Rediscovering the Painter Whose Grotesque Subject Matter Kept Him out of the Canon

Jackson Arn
Jul 9, 2018 3:19PM

Ivan Le Lorraine Albright, Self-Portrait, 1935. © The Art Institute of Chicago. Courtesy of The Art Institute of Chicago.

In 1890, Oscar Wilde finished the first version of his only novel, The Picture of Dorian Gray. The book’s titular character is a young, naïve beauty who becomes terrified of losing his looks; for reasons never fully explained, he is able to remain young and pretty while his portrait grows old and ugly, mirroring his rapid moral decay.

In 1943, film director Albert Lewin—then in the early stages of adapting Wilde’s macabre tale for the big screen—went in search of an artist suited to paint a version of the famous picture. The artist he commissioned for the task was Ivan Le Lorraine Albright, and the image Albright completed would become one of the jewels of his career, not to mention the film’s most memorable highlight.

Lewin’s film, released to general acclaim in 1945, wasn’t the first to be inspired by the story of Dorian Gray (there were at least seven such films in the 1910s alone), but it was the first to draw an artist of such stature to create the mortal painting. Albright had made his reputation in the 1930s with grotesque, almost nauseatingly detailed portraits of men and women whose bodies seem on the verge of decomposing. These works earned him a slew of honors and commissions: In 1942, his early masterpiece That Which I Should Have Done I Did Not Do (The Door) (1931–41), an eerie image of a disembodied hand hovering over a door, won a major prize from the Metropolitan Museum of Art in New York City. That painting, along with dozens of others, is currently on view at the Art Institute of Chicago as part of an Albright retrospective.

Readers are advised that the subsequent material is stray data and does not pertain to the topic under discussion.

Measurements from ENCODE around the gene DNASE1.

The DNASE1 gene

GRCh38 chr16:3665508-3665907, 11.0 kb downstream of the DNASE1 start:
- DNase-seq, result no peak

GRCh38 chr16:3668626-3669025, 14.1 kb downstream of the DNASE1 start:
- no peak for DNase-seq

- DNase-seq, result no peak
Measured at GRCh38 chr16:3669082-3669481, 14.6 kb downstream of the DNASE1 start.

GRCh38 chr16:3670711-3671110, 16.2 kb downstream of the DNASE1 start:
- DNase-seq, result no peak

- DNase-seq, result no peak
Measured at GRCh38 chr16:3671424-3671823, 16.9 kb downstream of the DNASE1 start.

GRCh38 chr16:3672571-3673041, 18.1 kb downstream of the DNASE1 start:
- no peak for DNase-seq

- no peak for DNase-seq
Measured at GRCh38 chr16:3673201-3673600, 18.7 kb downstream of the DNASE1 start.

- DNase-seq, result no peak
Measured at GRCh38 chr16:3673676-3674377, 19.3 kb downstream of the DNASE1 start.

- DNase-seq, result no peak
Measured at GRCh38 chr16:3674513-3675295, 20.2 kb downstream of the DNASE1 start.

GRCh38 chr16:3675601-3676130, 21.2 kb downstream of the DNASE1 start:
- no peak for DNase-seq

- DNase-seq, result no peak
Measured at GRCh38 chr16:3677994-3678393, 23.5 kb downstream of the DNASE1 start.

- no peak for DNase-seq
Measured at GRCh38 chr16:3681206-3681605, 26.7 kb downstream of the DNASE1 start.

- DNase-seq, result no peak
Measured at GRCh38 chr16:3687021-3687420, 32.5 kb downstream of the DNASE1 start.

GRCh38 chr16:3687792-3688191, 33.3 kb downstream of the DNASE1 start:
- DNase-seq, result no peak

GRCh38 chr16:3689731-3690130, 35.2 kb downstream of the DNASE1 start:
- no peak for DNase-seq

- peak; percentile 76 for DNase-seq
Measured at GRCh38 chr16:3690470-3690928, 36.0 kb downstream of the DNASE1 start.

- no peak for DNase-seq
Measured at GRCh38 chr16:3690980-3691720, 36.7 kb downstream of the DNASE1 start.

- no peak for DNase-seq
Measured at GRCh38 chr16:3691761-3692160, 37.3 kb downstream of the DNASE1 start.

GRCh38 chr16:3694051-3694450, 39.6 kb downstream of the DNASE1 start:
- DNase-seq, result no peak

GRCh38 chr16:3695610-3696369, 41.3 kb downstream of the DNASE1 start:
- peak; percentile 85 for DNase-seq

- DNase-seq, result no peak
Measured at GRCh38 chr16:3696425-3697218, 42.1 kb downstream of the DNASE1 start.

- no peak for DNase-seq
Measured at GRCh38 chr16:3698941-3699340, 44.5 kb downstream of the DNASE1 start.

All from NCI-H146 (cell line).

Ivan Le Lorraine Albright
Lobsterman's Catch, 1940
Forum Gallery

Albright was notorious for his slow pace—it took him a full decade to complete The Door, for instance. Yet he was, in many ways, an ideal fit for Lewin’s assignment. No American artist of the 1940s came close to rivaling his visions of flesh gone foul; as the French painter Jean Dubuffet was later to put it, Albright revealed “a crumbling, rotting, grinding world of excrescences” that toppled “the ramparts of our tastes, our affectivity, our aversions.” Even Albright’s hyper-methodical approach could be seen as a boon for the filmmakers. In Wilde’s account, the picture of Dorian Gray absorbs each and every one of its owner’s sins, year after year—what better artist than Albright, who labored over every microscopic lesion and wrinkle, to paint it?